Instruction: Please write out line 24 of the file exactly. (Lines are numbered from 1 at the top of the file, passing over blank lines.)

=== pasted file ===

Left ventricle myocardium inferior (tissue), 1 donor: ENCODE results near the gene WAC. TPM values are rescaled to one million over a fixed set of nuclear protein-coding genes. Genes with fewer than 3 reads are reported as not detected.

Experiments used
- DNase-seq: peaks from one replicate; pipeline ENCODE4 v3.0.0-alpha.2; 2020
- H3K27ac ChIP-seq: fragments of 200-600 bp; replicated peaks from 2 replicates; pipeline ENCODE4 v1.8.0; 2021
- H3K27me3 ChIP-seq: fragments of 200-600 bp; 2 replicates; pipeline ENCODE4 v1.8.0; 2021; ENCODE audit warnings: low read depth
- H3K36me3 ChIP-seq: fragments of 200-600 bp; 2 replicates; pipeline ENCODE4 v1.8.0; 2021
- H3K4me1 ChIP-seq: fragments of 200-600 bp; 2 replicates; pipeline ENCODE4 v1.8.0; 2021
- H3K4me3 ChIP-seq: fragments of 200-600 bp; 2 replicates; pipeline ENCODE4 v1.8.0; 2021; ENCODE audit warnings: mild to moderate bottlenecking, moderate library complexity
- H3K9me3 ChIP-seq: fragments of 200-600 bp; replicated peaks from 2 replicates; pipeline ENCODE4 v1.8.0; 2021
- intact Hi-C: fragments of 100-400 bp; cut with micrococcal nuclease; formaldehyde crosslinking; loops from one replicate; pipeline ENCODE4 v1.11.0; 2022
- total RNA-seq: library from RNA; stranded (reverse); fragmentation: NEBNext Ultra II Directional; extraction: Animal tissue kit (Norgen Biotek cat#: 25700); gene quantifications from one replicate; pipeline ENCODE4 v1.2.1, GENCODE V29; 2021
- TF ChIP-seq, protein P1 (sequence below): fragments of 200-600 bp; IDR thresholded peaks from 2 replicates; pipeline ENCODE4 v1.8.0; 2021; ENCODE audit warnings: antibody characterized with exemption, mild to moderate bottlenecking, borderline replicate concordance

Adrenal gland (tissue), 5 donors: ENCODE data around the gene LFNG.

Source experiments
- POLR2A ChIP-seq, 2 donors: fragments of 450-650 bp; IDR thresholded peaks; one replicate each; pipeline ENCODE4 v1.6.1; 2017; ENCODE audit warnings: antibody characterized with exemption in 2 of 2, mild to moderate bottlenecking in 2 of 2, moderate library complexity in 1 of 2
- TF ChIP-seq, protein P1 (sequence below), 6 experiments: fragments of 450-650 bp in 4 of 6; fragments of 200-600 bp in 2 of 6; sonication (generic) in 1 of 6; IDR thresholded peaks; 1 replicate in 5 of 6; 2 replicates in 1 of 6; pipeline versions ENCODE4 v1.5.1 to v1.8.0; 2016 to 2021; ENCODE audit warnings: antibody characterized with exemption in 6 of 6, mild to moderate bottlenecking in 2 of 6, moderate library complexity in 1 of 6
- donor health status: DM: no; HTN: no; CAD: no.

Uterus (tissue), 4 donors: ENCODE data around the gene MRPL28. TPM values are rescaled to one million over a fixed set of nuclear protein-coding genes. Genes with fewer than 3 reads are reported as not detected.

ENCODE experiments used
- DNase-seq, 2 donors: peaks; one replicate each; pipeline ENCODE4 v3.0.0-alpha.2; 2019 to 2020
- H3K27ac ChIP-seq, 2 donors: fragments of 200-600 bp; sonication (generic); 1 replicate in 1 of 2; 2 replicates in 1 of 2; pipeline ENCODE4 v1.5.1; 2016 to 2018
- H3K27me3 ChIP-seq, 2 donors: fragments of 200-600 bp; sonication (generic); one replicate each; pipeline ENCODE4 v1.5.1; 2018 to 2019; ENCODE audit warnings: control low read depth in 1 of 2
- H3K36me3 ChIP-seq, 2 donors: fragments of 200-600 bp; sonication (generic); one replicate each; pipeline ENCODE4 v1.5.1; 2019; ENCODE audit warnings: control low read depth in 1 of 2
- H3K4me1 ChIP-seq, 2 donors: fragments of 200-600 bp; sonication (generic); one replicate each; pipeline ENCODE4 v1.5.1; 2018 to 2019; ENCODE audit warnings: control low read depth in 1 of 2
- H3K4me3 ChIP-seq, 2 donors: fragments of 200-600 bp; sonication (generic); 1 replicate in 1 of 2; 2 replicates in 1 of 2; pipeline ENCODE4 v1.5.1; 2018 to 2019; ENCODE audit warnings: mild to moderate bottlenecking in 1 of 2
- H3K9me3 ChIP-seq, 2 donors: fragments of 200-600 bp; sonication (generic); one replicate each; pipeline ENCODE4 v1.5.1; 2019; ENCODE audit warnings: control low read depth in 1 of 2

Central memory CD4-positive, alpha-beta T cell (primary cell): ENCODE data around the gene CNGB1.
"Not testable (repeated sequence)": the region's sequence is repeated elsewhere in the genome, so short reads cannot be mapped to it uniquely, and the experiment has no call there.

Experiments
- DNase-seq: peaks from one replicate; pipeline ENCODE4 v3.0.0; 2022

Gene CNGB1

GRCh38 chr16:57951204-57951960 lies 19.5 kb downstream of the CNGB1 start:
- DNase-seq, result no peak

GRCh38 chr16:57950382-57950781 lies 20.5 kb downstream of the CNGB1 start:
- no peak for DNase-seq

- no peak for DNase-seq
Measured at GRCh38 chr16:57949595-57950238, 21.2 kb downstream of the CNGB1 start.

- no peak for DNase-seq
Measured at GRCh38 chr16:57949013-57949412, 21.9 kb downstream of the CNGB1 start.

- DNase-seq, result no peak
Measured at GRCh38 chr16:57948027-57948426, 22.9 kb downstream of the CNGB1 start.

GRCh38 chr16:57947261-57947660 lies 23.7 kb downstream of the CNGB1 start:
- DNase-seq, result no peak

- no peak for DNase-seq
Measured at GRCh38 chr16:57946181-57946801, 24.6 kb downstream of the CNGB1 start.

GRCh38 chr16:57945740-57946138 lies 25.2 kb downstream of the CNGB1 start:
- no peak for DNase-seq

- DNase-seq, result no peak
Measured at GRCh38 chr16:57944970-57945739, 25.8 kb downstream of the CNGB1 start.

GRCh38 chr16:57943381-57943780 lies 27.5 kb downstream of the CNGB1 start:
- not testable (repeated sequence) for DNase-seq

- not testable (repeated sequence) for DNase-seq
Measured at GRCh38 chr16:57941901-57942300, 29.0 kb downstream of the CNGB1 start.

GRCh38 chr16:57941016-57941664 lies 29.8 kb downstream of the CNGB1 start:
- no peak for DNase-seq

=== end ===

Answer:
- H3K4me1 ChIP-seq, 2 donors: fragments of 200-600 bp; sonication (generic); one replicate each; pipeline ENCODE4 v1.5.1; 2018 to 2019; ENCODE audit warnings: control low read depth in 1 of 2